Even before the Troubles, when security checks became normal,
the checkpoints were often the cause of queues to cross the border.
These disappeared at the beginning of 1993
with the introduction of the European single market.
Gabriel Darcey runs a creamery where the milk
from the McGuinness family farm ends up.
He is worried what a Brexit could mean for the border
and his business.
Up the road, outside Aughnacloy, there would be another border post.
It harps back to a time
in the relatively recent past
that we all hoped
we had moved away from,
and not dwelling or speaking about the security aspects,
I am purely looking at the trading aspects.
Opponents of Brexit will say there won't be border or customs posts.
Common sense dictates that what's there at the moment
will be what continues to be the case going forward.
If that is the case, and if there are no border controls,
well, that would certainly be helpful,
but as it stands, I can only surmise with what is likely to happen.
When you have two different trading blocs, border controls do exist.
For some, a less open border would be an impediment to free trade.
For others, though, it would represent a political step backward.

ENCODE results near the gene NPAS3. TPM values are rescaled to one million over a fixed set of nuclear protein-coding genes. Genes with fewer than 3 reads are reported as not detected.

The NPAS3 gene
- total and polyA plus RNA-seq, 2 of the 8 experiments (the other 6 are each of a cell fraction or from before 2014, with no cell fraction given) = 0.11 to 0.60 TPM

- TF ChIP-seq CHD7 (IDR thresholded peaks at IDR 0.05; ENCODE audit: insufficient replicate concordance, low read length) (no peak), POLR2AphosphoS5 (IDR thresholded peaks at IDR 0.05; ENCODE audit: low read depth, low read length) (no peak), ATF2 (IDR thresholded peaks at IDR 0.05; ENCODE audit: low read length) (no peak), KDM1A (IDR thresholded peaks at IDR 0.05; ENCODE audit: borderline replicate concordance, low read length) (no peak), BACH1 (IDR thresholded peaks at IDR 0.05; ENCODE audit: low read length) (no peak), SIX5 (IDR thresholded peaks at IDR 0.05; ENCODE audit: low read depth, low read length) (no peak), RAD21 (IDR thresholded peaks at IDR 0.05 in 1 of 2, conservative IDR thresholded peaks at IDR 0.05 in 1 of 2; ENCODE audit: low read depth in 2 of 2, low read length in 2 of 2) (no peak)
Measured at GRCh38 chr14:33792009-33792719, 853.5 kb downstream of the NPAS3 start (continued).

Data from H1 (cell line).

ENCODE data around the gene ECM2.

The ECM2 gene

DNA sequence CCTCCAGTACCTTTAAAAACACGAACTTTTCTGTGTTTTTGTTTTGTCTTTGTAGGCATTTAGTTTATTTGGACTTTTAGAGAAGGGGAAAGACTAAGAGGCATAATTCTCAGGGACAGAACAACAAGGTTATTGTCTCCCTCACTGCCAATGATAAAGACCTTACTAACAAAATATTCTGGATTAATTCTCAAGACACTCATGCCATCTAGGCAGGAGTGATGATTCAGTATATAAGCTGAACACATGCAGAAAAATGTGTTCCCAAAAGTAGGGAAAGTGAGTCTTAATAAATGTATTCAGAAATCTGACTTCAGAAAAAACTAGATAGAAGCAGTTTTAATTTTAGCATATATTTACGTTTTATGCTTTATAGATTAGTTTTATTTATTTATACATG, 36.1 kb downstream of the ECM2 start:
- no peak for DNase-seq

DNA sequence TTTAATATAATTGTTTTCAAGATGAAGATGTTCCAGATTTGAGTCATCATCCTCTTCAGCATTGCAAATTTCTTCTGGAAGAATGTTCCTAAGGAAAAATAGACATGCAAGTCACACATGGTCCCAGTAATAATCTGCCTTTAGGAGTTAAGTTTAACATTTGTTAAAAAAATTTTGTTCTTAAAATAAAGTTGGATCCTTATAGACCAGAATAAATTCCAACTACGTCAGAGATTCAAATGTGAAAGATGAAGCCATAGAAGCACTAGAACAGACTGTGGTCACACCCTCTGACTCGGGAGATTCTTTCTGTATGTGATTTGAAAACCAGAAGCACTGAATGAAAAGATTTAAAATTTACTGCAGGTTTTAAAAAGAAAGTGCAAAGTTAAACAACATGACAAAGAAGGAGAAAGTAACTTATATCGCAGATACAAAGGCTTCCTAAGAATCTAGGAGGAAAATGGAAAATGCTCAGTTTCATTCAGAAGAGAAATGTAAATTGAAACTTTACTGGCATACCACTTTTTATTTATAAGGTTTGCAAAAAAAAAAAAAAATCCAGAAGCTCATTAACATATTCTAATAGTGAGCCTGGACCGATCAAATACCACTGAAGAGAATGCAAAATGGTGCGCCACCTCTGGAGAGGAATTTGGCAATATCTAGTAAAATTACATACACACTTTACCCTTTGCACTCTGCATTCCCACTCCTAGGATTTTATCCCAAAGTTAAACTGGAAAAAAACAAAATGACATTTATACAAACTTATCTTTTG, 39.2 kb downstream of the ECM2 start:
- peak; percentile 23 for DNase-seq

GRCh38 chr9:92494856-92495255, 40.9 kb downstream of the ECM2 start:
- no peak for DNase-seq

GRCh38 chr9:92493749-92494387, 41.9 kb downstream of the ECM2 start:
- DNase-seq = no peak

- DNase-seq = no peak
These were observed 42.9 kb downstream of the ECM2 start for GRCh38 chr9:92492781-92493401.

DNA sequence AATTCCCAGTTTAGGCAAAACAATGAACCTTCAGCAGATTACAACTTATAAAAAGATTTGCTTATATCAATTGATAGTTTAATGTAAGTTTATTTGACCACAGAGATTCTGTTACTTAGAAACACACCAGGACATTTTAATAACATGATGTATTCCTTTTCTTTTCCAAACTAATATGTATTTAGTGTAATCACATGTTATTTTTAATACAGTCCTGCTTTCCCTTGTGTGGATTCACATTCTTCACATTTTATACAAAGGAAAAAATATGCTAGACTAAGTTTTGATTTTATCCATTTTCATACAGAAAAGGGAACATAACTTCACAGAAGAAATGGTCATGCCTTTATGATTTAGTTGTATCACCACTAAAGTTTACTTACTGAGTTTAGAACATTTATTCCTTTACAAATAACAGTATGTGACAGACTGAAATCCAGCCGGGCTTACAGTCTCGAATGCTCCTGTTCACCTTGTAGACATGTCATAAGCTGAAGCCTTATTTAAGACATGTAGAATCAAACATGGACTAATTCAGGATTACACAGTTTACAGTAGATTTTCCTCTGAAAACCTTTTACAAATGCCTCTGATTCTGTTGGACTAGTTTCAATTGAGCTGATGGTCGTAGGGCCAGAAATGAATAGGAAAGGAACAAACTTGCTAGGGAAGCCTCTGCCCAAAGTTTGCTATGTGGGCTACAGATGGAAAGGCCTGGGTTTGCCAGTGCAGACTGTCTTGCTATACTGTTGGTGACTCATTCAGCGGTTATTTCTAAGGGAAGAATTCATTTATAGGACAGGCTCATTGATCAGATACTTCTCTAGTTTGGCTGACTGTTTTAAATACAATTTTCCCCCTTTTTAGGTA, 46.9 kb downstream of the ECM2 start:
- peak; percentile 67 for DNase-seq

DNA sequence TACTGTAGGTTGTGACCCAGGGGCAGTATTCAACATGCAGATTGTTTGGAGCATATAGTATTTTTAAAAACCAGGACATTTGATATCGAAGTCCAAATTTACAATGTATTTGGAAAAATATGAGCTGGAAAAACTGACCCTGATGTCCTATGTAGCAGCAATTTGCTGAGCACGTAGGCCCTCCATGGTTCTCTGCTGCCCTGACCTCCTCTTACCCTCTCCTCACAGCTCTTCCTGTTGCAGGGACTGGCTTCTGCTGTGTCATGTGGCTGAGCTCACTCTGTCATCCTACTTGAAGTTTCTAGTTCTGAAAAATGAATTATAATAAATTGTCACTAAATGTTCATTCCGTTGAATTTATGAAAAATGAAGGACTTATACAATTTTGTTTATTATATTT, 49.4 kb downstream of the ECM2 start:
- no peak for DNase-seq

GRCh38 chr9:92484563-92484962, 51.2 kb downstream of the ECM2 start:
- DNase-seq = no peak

Even in a symbolic sense,
that has enormous repercussions for nationalism
because it reinstates the border between north and south
and perhaps it could be interpreted as undermining much of the progress
which has been made over recent years
in terms of bringing north and south closer together.
It's not just the border with the Irish Republic
which comes up in this debate.
I took the campervan to Carrickfergus
to meet some of the locals...
I want to know, are these bendy bananas?!
..with their vocally Eurosceptic MP, Sammy Wilson.
There, it was the UK's borders which was the biggest talking point.
What way are you leaning at the moment?
I would say out.
Er, not because of trade, but because of the immigration business.
I have only lived in Northern Ireland for ten years.
I lived in the North of England the rest of my life
and I could see then what was happening